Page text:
Brazen, by Katherine Longshore

Katherine Longshore is having an event at my bookstore, so we decided to base the first meeting of our teen book club around her three young adult novels about women living at court during the reign of Henry VIII. "Brazen," her third, comes out in a couple of days, so as soon as we got it in the store, I started reading it. And didn't stop. I read the entire thing in less than 24 hours, which I think might be some kind of record for me. It's a really fun book, with a charming, interesting heroine.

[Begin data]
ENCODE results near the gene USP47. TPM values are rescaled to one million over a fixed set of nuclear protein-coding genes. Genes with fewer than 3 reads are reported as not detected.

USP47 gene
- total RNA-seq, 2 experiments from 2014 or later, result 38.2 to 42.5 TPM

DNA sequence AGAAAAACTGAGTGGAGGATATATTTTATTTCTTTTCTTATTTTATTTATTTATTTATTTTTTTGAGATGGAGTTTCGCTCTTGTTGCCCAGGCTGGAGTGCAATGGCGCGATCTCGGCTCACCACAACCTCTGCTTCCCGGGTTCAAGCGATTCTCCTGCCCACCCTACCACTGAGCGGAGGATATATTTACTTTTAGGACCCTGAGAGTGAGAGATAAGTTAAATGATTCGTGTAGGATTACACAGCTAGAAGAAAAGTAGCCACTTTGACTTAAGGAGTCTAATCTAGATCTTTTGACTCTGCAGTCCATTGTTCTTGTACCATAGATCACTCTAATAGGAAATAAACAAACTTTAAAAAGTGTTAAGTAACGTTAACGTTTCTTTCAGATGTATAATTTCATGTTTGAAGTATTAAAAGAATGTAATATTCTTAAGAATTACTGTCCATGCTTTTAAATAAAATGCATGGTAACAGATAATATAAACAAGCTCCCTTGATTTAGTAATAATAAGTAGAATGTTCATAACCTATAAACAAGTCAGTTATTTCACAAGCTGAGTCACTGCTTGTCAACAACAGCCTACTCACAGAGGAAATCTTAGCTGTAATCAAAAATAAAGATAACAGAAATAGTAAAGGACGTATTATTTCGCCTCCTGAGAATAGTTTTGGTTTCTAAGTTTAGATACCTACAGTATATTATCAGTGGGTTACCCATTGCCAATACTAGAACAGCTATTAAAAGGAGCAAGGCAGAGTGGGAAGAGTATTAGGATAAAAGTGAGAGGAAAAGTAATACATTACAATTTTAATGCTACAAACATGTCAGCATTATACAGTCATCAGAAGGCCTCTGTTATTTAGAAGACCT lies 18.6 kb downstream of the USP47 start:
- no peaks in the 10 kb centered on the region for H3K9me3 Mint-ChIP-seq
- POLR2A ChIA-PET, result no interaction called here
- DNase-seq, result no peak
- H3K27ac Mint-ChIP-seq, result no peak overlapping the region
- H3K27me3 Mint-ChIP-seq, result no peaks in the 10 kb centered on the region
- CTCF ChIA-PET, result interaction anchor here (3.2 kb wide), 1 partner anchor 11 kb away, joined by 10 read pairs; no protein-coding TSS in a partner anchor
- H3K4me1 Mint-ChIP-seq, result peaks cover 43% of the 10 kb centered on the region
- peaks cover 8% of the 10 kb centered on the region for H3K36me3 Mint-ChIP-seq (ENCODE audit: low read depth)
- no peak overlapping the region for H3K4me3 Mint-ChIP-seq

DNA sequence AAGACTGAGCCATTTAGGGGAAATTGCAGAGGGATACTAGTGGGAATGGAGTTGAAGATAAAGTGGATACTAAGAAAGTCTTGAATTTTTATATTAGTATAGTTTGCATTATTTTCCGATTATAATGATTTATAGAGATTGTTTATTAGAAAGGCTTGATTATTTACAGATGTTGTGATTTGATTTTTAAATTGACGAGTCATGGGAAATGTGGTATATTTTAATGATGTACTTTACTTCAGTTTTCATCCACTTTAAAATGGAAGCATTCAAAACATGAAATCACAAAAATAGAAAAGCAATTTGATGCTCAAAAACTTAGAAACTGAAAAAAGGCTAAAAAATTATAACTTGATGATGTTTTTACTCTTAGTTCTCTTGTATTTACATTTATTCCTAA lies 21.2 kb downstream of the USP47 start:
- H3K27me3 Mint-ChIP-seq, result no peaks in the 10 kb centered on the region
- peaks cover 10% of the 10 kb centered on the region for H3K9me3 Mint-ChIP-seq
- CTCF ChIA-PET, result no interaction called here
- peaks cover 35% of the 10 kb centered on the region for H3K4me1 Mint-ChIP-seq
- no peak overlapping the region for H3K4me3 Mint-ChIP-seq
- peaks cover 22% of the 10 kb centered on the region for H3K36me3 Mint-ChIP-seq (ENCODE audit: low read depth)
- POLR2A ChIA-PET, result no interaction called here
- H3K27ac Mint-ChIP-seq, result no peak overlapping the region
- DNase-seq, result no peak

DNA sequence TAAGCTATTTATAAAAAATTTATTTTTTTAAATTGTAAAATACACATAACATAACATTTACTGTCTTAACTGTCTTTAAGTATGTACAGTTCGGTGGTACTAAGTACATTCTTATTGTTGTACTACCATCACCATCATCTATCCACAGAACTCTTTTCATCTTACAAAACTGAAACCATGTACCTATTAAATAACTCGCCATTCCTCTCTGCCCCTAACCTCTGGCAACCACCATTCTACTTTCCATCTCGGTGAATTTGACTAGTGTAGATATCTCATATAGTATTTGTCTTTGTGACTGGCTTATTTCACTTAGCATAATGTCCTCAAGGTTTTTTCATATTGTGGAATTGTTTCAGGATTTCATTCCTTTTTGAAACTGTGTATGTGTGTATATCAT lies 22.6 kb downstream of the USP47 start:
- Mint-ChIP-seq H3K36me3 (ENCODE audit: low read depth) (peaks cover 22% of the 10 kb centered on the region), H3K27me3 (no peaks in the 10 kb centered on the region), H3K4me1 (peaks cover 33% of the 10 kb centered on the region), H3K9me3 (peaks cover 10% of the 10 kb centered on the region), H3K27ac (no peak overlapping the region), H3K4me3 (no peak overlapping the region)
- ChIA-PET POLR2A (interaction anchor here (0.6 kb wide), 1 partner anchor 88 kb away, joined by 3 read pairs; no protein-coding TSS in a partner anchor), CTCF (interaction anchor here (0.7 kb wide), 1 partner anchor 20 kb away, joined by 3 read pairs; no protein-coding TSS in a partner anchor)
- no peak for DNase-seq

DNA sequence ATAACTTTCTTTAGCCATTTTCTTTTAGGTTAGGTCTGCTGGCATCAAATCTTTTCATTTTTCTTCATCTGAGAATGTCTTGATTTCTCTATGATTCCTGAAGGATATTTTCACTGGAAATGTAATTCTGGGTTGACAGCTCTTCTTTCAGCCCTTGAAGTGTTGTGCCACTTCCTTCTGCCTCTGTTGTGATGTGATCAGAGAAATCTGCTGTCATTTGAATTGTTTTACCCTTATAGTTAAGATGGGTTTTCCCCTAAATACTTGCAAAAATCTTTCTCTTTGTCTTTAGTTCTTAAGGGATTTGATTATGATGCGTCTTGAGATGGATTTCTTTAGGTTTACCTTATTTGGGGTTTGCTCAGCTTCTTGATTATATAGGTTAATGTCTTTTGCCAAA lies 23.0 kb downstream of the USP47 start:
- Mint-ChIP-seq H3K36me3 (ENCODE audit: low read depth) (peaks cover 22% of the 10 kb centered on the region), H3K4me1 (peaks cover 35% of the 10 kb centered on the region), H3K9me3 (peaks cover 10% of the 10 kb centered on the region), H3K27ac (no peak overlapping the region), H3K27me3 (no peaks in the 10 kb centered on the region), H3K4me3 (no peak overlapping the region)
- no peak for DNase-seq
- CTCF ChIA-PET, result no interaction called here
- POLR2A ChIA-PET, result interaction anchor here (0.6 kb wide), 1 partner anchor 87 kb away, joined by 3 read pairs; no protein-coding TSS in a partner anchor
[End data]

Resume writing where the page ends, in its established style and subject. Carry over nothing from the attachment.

Mary Howard is married to the king's illegitimate son Henry FitzRoy when they are both just 14 years old. Forbidden to consummate their marriage until they have reached adulthood, Mary and Fitz spend the next three years playing an incredibly awkward game of romantic hide-and-seek. Told in the first person by Mary, we wonder along with her whether this marriage, which dramatically raises her social standing, will free her from the grasp of her horrific mother or instead become her new prison. Mary must often decide between duty and loyalty, self-interest and selflessness, and though the Tudor court is very different from our own culture, these decisions are faced by teens everywhere, all the time. I especially loved the way Longshore gives Mary a type of synesthesia: Mary loves poetry and words, and each word has a distinctive taste. These synesthetic remarks are sprinkled throughout the book, and they give the narrative a lovely richness. I can't wait to talk about this with the members of our teen book club, and to meet Longshore at her reading!


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